Few Champagnes are as iconic as Dom Pérignon. It’s often the first choice for celebrities and even royalty. In 1971, for example, the Shah of Iran purchased bottles of the 1959 Dom Pérignon Rosé (incidentally its first vintage) for the 2,500-year celebration of the Persian Empire. It was also drunk at Princess Diana and Prince Charles’ wedding (where bottles even carried a customised insignia) in vast quantities. They chose the 1961 vintage—the year Diana was born.
Dom Pérignon is not, however, a Champagne house but a prestige cuvée, which is the most prestigious Champagne a producer can make. As with Cristal, the precise number of bottles produced in each vintage is kept under wraps, although it’s safe to assume it’s at least 5 million. Here are some more key things you should know about this famous wine.
1. A select vintage
Dom Pérignon produces only vintage Champagnes. Meaning that if you peered inside any bottle, you’d find the grapes from just a single year. In that way, every vintage of this Champagne is distinctly unique. In fact, some years will produce no bottles at all because they only create and release vintages that will age well for 2 decades. On average, they produce a maximum of 6 vintages every 10 years.
2. The infamous Dom Pierre Pérignon myth
Six years prior to Dom Pierre Pérignon’s arrival at the now-famous Hautvillers abbey, the process of adding sugar to wine to bring about a second fermentation had already been recorded. Even the lovely quote attributed to him, “Come quickly, I am tasting the stars!”, may have originated elsewhere—its first-ever appearance was apparently actually in a printed advertisement of the 1900s.
One origin for these false legends is thought to be the accounts of Dom Groussard, a monk at the abbey after Dom Pérignon’s time, who wrote overblown tales about Hautvillers in order to exaggerate its importance for posterity.
Pérignon’s involvement in the development of Champagne production is, however, not a complete lie. In fact, it’s believed he was responsible for several innovations in winemaking; these include pruning to reduce yields but improve concentration, the careful treatment of grapes to avoid exposing grape juice to the elements, and the use of several gentle pressings to minimise skin contact and extraction of tannins.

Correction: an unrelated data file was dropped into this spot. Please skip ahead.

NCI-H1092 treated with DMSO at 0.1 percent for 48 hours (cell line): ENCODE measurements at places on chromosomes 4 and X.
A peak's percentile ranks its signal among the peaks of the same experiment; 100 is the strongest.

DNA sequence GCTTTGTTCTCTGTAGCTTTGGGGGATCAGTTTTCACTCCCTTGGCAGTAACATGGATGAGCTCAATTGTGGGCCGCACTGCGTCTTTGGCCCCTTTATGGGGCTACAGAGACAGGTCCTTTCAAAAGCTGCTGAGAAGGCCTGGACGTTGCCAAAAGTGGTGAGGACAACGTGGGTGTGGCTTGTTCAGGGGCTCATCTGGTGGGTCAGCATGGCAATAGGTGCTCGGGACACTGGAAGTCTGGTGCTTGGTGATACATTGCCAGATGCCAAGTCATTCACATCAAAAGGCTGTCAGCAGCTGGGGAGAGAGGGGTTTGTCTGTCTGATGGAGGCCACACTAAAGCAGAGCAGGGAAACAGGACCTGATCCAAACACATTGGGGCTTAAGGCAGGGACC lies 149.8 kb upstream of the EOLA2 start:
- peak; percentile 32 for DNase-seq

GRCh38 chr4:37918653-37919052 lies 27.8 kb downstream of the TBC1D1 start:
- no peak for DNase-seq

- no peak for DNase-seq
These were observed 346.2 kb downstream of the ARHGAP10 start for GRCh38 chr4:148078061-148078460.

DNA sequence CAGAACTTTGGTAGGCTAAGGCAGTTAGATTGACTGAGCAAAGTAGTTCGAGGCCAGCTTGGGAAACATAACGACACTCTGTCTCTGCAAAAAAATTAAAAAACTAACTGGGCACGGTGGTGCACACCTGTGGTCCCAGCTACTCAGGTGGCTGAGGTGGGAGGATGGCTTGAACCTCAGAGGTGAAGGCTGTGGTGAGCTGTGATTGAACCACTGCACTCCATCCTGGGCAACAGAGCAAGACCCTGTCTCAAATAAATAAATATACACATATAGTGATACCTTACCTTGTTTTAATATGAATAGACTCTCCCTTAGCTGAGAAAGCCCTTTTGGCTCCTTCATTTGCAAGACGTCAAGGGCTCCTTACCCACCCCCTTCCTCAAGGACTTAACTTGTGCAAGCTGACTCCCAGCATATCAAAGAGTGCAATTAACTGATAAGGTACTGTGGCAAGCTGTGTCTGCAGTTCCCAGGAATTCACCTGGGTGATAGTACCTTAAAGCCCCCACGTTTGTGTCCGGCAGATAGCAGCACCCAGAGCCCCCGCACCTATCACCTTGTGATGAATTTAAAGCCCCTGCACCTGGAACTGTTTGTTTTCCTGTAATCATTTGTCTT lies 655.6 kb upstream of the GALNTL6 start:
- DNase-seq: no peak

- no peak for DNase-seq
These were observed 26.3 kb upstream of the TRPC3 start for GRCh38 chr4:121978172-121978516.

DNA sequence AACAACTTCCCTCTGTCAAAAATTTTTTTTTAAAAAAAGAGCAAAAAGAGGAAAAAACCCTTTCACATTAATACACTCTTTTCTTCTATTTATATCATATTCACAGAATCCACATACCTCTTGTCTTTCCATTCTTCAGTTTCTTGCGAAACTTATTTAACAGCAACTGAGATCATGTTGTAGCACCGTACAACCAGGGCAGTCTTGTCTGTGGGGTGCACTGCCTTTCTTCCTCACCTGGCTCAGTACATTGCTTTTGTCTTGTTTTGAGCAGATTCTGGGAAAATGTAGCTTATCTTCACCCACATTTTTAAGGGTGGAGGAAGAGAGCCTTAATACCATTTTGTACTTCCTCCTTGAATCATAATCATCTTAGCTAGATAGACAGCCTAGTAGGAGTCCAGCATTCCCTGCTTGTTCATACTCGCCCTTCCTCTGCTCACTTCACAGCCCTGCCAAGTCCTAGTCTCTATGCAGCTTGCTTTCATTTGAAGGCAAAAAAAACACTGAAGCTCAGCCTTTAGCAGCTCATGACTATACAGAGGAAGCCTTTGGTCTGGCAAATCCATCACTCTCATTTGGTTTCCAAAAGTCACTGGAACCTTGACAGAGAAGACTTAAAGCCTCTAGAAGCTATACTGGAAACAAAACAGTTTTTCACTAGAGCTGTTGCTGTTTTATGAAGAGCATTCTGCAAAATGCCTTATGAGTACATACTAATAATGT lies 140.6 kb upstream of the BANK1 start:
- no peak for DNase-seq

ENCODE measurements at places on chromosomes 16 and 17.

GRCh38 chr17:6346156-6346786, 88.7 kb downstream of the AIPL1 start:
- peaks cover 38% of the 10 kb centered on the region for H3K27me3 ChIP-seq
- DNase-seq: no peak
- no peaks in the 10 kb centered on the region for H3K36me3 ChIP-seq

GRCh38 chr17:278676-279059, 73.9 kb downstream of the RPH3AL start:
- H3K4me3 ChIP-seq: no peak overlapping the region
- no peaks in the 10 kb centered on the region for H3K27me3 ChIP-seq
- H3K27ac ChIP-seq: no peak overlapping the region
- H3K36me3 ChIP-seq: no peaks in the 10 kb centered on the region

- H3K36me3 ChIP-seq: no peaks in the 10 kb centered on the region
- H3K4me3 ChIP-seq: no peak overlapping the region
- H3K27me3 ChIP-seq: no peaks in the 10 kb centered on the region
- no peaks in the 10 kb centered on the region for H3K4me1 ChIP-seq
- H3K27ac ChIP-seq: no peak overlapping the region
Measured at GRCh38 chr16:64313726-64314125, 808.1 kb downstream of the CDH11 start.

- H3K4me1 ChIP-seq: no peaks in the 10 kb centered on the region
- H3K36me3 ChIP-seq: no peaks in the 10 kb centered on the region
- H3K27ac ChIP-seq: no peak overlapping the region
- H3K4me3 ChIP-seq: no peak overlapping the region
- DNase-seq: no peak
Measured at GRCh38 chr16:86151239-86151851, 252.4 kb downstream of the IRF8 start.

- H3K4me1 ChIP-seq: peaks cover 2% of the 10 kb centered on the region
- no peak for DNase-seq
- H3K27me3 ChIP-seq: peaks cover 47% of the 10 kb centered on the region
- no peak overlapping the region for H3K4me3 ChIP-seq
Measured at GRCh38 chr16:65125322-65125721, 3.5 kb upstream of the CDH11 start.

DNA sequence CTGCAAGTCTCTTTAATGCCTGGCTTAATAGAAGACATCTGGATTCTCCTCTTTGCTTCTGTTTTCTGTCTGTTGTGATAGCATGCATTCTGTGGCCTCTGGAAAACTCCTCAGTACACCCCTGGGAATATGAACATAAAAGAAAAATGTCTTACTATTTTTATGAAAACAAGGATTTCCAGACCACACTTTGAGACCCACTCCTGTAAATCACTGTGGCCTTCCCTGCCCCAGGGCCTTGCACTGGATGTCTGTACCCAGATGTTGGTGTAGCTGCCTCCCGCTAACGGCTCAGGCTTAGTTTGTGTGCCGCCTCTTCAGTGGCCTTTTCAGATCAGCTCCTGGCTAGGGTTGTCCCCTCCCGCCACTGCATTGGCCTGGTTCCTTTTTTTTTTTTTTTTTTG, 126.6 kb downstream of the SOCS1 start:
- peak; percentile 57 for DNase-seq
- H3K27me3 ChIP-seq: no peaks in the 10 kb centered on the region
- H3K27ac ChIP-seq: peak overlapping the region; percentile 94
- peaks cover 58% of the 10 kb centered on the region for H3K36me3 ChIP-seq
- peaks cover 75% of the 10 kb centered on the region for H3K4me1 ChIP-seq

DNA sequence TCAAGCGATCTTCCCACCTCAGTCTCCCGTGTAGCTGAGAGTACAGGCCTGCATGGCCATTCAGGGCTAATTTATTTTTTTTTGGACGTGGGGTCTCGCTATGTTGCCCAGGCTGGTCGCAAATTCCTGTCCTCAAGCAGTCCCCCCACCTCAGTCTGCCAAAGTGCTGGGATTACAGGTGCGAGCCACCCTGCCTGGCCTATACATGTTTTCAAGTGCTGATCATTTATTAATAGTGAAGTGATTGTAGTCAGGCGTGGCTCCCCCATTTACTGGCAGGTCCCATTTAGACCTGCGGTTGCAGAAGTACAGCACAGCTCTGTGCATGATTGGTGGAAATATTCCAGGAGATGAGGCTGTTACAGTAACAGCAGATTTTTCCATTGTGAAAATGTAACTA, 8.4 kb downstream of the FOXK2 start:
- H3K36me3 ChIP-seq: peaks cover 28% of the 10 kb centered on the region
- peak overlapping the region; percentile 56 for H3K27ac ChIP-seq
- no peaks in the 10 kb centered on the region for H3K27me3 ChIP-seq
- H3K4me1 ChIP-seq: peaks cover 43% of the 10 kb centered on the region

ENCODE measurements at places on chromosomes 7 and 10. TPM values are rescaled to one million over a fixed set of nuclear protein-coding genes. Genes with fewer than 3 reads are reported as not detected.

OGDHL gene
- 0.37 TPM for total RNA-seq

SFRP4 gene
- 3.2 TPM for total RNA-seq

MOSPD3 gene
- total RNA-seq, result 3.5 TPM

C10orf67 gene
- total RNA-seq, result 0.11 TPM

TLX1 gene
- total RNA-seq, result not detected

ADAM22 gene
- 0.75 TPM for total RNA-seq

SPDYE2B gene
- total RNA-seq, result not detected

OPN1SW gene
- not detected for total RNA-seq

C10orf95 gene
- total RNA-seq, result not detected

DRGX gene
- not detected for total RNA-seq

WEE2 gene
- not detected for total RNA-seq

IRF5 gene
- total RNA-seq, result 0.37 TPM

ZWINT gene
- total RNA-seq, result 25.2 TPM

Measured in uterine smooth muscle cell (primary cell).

3. Tasting notes
Although Pinot noir and Chardonnay grapes go into every bottle, the final composition is never precisely the same. It follows that no vintage tastes exactly alike; however, Master of Wine Serena Sutcliffe has described this famous drink thus: “With age, Dom Pérignon takes on a totally seductive fresh-toast-and-coffee bouquet, one of the most intriguing scents in Champagne.”
4. A very potted history
Though this iconic champagne is named after Dom Pierre Pérignon, a 17th-century Benedictine monk and cellar master, it was the Champagne House Moët & Chandon that actually created it in the 1920s.
The first vintage was produced in 1921 but only released in 1936. The bottles were purchased by customers of Simon Bros & Co., the company that imported Moët in the UK. It wasn’t long before the wine became immensely popular the world over. Perhaps this isn’t surprising since the 1921 vintage was supposed to be delicious; according to Richard Geoffroy, the current Dom Pérignon cellar master, it had a “distinctive bouquet comprising sandalwood, vanilla and praline”.
Dom Pérignon was originally produced from vintage Moët & Chandon Champagne and simply transferred into special bottles after being aged. But from the 1940s, Dom Pérignon has been produced separately. Richard Geoffroy is the current wine-maker; he’s been Chef de Cave for Dom Pérignon since the late ’90s.
5. Three different releases
The shortest amount of time any single bottle of Dom Pérignon is aged is 7 years; however, typically the first vintage is released for sale after about 9 years. Following this first release, a second wave comes at around 18 years and a third at around 25 years. These second two releases are known as P2 and P3, and if you’re ever lucky enough to get your hands on a bottle of either you’re in for a treat: the ageing lends richness and complexity to an already delicious wine.
If you’d like your special Dom Pérignon Champagne expertly valued, don’t hesitate to get in touch on 020 7377 8097 or email us at firstname.lastname@example.org.